Saturday, September 25, 2010

Tribunal blasts penalty for Sunshine Coast police officer's boozy party as 'inadequate'

Cops going easy on cops, as usual

THE Queensland Police Service has been reprimanded by an independent judiciary after imposing an "inadequate" penalty on a Sunshine Coast police officer who had a party with "questionable" people at a police station.

The incident was one of four cases involving police referred to the Queensland Civil and Administrative Tribunal by the Crime and Misconduct Commission in the past year.

Senior Constable Jeffrey Frazer admitted he and several civilians went to a social function and then returned to Caloundra Police Station with alcohol on November 14, 2009 – compromising public safety and the station's security, according to QCAT documents.

The tribunal said Sen-Constable Frazer and others "consumed alcohol in the social club area of the police station until about 4.30 in the morning". "Of concern, some of these people had questionable backgrounds and the security of the police station was compromised," the QCAT documents said.

The officer's salary was cut for six months, but the CMC referred the penalty to the tribunal because of its concerns the penalty was inadequate.

The documents revealed the CMC contended the penalty "did not properly reflect the purpose of the disciplinary proceedings by not protecting the public, upholding ethical standards in the Queensland Police Service, and promoting and maintaining confidence in the Queensland Police Service". QCAT then doubled the size of the salary cut and made it effective for 12 months.

But Police Commissioner Bob Atkinson said the original sanction was "appropriate". "Matters will continue to be carefully considered based on the circumstances and penalties permitted under the QPS disciplinary process," he said.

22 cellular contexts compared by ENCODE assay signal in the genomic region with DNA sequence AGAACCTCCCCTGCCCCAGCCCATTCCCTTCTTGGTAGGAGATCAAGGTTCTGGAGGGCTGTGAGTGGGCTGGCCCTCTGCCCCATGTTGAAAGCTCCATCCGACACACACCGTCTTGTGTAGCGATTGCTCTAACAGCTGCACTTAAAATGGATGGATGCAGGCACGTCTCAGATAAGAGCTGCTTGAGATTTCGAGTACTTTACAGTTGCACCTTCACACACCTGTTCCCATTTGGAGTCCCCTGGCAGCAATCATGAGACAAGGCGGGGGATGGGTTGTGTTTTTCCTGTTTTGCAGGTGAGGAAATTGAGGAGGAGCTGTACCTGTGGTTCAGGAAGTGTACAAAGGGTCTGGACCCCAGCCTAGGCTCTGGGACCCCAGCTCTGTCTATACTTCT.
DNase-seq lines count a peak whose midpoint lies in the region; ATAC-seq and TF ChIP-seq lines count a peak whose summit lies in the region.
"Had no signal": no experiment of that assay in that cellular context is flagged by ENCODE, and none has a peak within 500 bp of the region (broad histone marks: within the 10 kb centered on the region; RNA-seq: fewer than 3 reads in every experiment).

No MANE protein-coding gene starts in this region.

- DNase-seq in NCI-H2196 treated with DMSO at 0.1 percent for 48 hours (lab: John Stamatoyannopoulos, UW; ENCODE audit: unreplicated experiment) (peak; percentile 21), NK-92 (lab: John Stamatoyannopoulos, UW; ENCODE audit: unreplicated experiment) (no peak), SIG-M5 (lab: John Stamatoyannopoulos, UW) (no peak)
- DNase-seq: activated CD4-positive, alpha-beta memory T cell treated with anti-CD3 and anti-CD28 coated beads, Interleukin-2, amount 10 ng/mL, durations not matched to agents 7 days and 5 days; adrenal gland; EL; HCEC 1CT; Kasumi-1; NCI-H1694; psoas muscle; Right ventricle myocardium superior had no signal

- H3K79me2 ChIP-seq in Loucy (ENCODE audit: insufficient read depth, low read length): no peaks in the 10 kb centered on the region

The CMC, which argued the penalty was "disproportionate to Sen Constable Frazer's admitted improper conduct", denied it had anything to do with a corruption inquiry.

"It is not appropriate to directly link this individual case to the final phase of the CMC's investigation into allegations of police misconduct on the Gold Coast – namely this week's public hearing exploring systemic organisational issues identified by Operation Tesco," a spokeswoman said.


Friday, September 24, 2010

CMC raid on Gold Coast cop's home allegedly finds drugs

In the latest blow for Police Commissioner Bob Atkinson, a Gold Coast officer has been stood down following a Crime and Misconduct Commission raid on his home.

The CMC has confirmed the raid on the constable's house at Burleigh Waters on Wednesday night, in which a quantity of drugs was allegedly found.

A CMC spokeswoman said the raid was not linked to Operation Tesco - the investigation mounted by the commission into alleged police misconduct on the Gold Coast.

Three officers have been stood down as a result of the operation and at least one is facing criminal charges.


Wednesday, September 22, 2010

Six Gold Coast police officers on steroids 'for no reason'

"Roid rage" behind some police violence?

Six Gold Coast police were found to be using anabolic steroids for no medical reason, the Crime and Misconduct Commission inquiry has been told. The Gold Coast's top cop, Superintendent Jim Keogh, on Tuesday told the Operation Tesco inquiry he suspected some younger officers were using steroids after complaints about excessive use of force during arrests.